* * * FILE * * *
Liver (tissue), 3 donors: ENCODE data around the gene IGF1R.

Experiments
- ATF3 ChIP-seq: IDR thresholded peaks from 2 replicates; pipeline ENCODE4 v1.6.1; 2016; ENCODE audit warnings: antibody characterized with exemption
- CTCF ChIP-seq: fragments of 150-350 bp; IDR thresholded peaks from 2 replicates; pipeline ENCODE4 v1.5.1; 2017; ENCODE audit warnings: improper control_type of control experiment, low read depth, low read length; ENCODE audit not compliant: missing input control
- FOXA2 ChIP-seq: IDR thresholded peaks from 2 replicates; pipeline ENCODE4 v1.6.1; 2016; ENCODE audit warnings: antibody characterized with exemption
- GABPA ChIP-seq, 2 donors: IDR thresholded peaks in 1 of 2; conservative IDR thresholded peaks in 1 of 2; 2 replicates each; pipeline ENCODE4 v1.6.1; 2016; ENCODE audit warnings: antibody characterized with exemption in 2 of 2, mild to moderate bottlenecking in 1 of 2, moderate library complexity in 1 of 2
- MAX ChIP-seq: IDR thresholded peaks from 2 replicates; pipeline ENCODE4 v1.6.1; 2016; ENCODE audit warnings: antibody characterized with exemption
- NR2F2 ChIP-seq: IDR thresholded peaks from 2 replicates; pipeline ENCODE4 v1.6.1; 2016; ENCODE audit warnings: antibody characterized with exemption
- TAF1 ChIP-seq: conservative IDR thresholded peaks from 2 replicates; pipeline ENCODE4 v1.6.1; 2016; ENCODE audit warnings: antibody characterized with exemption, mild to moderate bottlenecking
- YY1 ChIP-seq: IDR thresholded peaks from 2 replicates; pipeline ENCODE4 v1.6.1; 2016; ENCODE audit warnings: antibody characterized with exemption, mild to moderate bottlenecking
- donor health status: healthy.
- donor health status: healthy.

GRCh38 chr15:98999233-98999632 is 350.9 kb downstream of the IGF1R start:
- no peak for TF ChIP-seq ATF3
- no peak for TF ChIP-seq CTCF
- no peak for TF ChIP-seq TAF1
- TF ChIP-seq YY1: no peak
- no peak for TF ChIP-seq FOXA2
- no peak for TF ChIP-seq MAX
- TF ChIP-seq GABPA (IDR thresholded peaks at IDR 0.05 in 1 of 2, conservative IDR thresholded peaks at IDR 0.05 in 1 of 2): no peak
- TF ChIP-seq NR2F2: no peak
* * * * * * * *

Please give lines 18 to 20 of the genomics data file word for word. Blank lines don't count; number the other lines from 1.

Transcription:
- no peak for TF ChIP-seq FOXA2
- no peak for TF ChIP-seq MAX
- TF ChIP-seq GABPA (IDR thresholded peaks at IDR 0.05 in 1 of 2, conservative IDR thresholded peaks at IDR 0.05 in 1 of 2): no peak